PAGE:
In 1962, Herbert Beckert had initiated a new theory of permanent waves, by introducing topological fixed point arguments to obtain general existence results for various types of capillary, tidal, and other waves. In a monograph published in 1971 [11], Eberhard Zeidler then developed a general theory for such waves that not only allowed for the efficient computation of the solutions, but also provided the tools for the existence proofs for many other types of waves, as for instance in [12, 1921, 43, 44] and [13] with Klaus Beyer. In 1972 [56], he obtained a new and transparent proof for the Bénard problem in the bifurcation and stability theory of the Navier-Stokes equations. In fact, Eberhard Zeidler quickly became a mathematician who shaped the scientific development in Leipzig, through his original and significant contributions to bifurcation theory [15, 36, 51], free boundary value problems [11, 46], hydrodynamics [18], positive operators [52, 53], Lyusternik-Schnirelman theory [23, 24, 42] and variational inequalities [25], and his approaches to numerical functional analysis [8] with Rainer Schumann, his first Phd student. His axiomatic theory of the mapping degree [17] achieved a level of generality hitherto unknown in the field, and with this approach he could provide a unified treatment of a wide range of results that had formerly been unconnected to each other. Also, the axiomatic method that he developed became a powerful and systematic tool for many other areas of functional analysis. In fact, during these years, he founded the field of nonlinear functional analysis with his impressive books (the original version [4850] consisted of 3 volumes, but a greatly expanded and largely rewritten English 4-volume version [2731], including in particular the volume on applications to mathematical physics [31], with more than 3500 pages was later published by Springer). In these books, he systematically developed and combined fixed point theorems, bifurcation theory, convexity theory and monotone operators and applied them to problems of nonlinear partial differential equations, the calculus of variations and optimization, and mathematical physics (classical and quantum mechanics, elasticity theory, thermodynamics, hydrodynamics and the theory of relativity) and mathematical economics. From 1974 to 1996, Eberhard Zeidler was Full Professor for Analysis at the University of Leipzig. With his work and his research activities, he contributed to the long-lasting tradition of the “Mathematisches Seminar” founded by Felix Klein in 1881. Upon the invitation of Paul Rabinowitz, he then spent a long research visit at the University of Wisconsin in Madison, and in the final years of the GDR he received invitations to almost all of the world’s major mathematical research institutions.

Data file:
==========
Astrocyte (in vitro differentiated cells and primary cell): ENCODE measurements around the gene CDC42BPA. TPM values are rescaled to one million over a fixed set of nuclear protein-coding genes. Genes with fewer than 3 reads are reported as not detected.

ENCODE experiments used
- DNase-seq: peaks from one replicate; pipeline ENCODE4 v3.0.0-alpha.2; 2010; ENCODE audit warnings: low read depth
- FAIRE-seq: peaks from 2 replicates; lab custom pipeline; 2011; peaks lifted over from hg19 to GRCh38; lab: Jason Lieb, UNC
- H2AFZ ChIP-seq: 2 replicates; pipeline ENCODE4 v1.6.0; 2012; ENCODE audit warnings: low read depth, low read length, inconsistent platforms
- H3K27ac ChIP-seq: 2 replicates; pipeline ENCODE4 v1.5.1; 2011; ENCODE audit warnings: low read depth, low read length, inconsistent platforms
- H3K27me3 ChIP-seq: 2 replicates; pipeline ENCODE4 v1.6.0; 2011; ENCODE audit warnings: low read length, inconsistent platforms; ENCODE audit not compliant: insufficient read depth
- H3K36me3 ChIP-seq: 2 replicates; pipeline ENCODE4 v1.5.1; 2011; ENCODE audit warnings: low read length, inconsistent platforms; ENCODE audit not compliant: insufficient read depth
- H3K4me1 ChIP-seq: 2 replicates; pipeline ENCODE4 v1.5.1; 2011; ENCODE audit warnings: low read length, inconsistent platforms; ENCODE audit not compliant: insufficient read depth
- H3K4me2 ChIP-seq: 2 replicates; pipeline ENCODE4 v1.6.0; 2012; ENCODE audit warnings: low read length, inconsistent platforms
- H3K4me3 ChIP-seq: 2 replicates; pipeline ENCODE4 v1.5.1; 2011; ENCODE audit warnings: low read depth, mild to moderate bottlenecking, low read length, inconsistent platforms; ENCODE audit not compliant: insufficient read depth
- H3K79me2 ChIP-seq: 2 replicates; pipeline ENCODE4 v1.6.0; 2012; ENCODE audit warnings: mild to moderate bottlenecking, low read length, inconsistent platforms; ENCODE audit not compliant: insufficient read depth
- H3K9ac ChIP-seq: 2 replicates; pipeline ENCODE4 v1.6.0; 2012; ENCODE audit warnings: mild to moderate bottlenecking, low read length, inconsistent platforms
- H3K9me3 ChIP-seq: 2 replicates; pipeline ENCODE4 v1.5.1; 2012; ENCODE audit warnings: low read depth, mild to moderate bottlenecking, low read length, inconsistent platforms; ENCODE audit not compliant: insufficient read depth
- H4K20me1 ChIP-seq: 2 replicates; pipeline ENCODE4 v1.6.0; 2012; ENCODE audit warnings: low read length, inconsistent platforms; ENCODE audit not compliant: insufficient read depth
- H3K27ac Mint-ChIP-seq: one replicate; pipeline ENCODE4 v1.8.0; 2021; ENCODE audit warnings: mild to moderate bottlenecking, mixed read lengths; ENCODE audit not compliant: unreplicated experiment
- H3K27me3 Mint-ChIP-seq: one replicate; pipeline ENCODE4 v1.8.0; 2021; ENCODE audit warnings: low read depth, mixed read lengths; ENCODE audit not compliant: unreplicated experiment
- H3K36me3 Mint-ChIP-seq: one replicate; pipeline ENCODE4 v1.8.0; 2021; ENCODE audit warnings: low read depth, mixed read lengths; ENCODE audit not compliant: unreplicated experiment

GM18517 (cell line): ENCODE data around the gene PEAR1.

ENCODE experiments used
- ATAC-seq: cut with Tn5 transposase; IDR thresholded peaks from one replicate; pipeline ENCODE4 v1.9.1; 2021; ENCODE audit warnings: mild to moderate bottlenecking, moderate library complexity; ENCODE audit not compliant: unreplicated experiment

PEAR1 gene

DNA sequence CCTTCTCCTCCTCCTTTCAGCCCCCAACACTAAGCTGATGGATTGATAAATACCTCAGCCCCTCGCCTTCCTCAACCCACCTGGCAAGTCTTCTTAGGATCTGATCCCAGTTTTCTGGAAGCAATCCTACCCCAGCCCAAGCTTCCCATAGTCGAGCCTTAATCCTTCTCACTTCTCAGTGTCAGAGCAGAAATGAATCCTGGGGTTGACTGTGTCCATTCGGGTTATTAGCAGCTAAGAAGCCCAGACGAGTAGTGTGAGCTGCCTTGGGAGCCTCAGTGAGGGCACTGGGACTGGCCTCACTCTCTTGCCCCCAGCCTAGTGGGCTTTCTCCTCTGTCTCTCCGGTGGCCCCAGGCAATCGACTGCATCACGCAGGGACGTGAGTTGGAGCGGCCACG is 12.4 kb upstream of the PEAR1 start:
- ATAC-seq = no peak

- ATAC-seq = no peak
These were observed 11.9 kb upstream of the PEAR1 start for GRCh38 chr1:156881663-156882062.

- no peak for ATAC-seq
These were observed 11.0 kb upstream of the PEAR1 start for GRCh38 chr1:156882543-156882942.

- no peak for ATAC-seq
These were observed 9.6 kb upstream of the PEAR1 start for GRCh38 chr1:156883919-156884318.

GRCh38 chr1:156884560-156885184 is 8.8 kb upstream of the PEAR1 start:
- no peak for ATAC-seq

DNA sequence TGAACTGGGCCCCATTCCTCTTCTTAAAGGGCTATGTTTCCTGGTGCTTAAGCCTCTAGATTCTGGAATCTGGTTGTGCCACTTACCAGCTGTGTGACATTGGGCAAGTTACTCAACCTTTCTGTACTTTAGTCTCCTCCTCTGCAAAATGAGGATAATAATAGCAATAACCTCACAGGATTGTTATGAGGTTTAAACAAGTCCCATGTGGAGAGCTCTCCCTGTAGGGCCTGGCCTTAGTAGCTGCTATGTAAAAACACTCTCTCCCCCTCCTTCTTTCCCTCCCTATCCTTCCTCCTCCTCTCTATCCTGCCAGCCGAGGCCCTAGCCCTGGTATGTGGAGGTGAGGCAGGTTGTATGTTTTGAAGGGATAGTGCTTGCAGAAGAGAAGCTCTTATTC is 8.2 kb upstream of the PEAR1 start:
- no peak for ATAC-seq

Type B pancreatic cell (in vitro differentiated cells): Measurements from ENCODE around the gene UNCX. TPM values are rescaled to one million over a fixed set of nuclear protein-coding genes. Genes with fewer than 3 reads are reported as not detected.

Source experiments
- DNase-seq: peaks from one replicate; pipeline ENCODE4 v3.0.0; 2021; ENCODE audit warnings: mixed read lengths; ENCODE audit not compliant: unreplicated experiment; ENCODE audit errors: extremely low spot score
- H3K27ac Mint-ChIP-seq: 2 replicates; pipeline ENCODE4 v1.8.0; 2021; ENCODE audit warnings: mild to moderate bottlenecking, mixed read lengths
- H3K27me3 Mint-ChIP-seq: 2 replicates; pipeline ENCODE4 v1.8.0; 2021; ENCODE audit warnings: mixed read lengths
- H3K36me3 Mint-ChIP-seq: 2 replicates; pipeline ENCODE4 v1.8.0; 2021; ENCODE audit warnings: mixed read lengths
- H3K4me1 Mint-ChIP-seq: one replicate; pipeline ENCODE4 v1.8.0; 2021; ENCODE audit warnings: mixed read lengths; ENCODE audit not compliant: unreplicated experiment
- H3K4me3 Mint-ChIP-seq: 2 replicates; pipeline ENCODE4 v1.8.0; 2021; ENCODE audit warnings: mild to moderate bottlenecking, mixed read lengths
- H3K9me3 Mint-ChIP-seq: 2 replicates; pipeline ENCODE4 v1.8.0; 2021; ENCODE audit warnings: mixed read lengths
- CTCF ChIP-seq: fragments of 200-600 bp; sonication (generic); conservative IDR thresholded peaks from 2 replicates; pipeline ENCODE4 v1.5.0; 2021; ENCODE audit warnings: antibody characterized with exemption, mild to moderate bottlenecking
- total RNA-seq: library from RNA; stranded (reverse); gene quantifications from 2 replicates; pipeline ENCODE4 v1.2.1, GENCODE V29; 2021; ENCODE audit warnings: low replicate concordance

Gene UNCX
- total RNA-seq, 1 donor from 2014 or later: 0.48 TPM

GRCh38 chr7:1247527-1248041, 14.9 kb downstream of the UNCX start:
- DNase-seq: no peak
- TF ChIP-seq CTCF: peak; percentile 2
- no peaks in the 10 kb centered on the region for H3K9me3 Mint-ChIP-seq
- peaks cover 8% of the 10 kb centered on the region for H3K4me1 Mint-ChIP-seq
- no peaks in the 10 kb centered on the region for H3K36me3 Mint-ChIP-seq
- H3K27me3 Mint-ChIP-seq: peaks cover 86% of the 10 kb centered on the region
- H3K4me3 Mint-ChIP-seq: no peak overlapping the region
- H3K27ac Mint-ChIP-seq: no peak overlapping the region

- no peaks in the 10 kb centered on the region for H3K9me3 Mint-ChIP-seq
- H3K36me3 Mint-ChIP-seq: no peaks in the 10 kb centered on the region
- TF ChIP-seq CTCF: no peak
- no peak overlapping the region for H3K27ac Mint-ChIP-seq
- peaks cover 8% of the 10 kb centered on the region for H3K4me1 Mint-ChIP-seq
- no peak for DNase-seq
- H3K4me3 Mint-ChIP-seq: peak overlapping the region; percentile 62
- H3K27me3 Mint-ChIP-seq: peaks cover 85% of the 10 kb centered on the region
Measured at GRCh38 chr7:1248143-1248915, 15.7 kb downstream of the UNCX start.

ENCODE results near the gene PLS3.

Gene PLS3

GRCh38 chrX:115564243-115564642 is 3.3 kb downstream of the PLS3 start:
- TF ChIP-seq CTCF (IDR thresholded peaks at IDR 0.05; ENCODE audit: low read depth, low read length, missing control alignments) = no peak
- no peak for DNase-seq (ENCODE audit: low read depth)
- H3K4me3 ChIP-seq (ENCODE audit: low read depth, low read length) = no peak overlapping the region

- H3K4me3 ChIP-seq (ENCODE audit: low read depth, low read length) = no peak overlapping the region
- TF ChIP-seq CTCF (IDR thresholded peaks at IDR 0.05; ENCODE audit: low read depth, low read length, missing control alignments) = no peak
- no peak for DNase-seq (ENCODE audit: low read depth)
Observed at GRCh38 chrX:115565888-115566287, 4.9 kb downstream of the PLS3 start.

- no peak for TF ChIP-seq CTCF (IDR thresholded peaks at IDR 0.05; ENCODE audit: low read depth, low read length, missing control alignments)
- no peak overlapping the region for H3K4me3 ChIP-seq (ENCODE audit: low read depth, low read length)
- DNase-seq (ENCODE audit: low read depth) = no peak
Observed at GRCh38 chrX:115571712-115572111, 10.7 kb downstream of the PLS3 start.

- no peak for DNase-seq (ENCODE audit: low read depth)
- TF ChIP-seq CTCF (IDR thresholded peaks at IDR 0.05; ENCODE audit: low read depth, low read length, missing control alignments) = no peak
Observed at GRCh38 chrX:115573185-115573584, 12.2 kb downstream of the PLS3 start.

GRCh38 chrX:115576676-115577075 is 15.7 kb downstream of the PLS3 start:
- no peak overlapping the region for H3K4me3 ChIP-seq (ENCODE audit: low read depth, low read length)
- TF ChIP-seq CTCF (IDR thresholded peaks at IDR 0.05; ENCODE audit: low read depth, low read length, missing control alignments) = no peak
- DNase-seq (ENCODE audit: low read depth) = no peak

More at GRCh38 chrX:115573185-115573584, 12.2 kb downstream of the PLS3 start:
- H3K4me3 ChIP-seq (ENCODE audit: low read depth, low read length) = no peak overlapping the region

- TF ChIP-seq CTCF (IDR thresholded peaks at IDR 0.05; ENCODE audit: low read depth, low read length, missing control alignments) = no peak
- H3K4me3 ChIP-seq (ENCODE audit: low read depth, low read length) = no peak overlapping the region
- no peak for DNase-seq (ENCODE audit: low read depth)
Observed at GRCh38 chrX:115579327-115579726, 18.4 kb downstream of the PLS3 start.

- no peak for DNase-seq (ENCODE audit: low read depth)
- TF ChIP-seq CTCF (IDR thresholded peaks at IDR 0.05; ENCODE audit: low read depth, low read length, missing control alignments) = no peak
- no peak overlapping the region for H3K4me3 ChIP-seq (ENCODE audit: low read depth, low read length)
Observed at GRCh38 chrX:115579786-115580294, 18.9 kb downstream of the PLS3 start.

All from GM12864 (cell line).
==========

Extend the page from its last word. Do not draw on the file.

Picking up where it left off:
In the later 80s, peaceful demonstrations gained momentum in the GDR, in particular the Monday demonstrations in Leipzig. Such demonstrations in a totalitarian state involved high personal risks, but in spite of those risks, Eberhard Zeidler participated. Eventually, these demonstrations succeeded in triggering the peaceful revolution that lead to the collapse of the GDR and the reunification of Germany.